Seattle Seahawks wide receiver Doug Baldwin was a senior in high school when police pulled him over one day near his home in Gulf Breeze, Florida.
“They thought my car was stolen, told me to get out of the car, lay on the ground,” Baldwin said. “They searched the car, did whatever while I was on the ground, and then they stood me up, said they thought that the car was stolen, and it was a misunderstanding, that they were wrong or whatever, and then they let me go.”
Baldwin, the son of a police officer, had done nothing wrong, but he knew how to react and was prepared for the situation.
Doug Baldwin Sr. served 35 years in the Pensacola Police Department and later worked for the Department of Homeland Security. He is well aware of how confrontations with police can go wrong and had laid out a specific plan for his sons to follow whenever they were approached by law enforcement.
“Regardless of what the situation may be when he’s stopped, whether he feels like he is right or wrong, compliance is the key,” Baldwin Sr. said. “Always comply with what the officer tells you to do. Make sure that your compliance is visible, and articulate it to the point where there’s no doubt that you’re doing anything other than being compliant and that you’re able to come home the next day or that day or that night and be able to tell me the circumstances so we can go from there. … You never know what information that officer has at the time or doesn’t have.”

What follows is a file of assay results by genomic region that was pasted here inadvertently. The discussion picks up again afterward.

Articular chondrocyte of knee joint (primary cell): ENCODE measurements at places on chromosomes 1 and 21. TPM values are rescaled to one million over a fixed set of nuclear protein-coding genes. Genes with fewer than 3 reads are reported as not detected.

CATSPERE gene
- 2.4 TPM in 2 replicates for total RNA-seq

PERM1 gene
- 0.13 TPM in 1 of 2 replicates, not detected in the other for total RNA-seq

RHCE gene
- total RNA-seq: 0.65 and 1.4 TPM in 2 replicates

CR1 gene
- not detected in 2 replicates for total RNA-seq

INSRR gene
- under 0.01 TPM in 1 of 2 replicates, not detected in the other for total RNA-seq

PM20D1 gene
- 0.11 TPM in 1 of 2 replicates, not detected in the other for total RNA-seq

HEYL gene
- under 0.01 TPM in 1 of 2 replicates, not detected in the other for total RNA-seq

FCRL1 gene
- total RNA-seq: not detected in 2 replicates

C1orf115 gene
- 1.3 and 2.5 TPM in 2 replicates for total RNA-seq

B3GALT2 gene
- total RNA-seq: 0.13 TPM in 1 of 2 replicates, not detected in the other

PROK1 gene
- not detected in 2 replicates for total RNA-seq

Baldwin has spearheaded the Seahawks’ “Building Bridges” campaign which aims to bridge the gap between police officers and the communities they serve. He has demanded that attorney generals from all 50 states review their training policies and “eliminate militaristic cultures while putting a higher emphasis on de-escalation tactics and crisis management measures.”
Already this season, Baldwin has hosted a meeting with Seattle police officers at the Seahawks’ practice facility. And he has the backing of Washington’s state attorney general.
Baldwin has his dad’s support, too.
Growing up, Baldwin Jr. saw the fun side of being a police officer. He would go down to the station to hang out with his dad, or tag along on trips to the training facility and go through some of the digital courses they had set up.
But he didn’t know that when his dad left for work, he was often working undercover in narcotics. He was always a little worried, but Baldwin Jr. didn’t know the degree to which his dad was putting his life in danger on a daily basis.
“Back then, I kept that away from Doug as much as possible,” Baldwin Sr. said. “What I told Doug as a kid is this is something that dad has to do to make his life and the lives of others better. And my son was always proud of me being a police officer. He was only exposed to the good nature of the job.”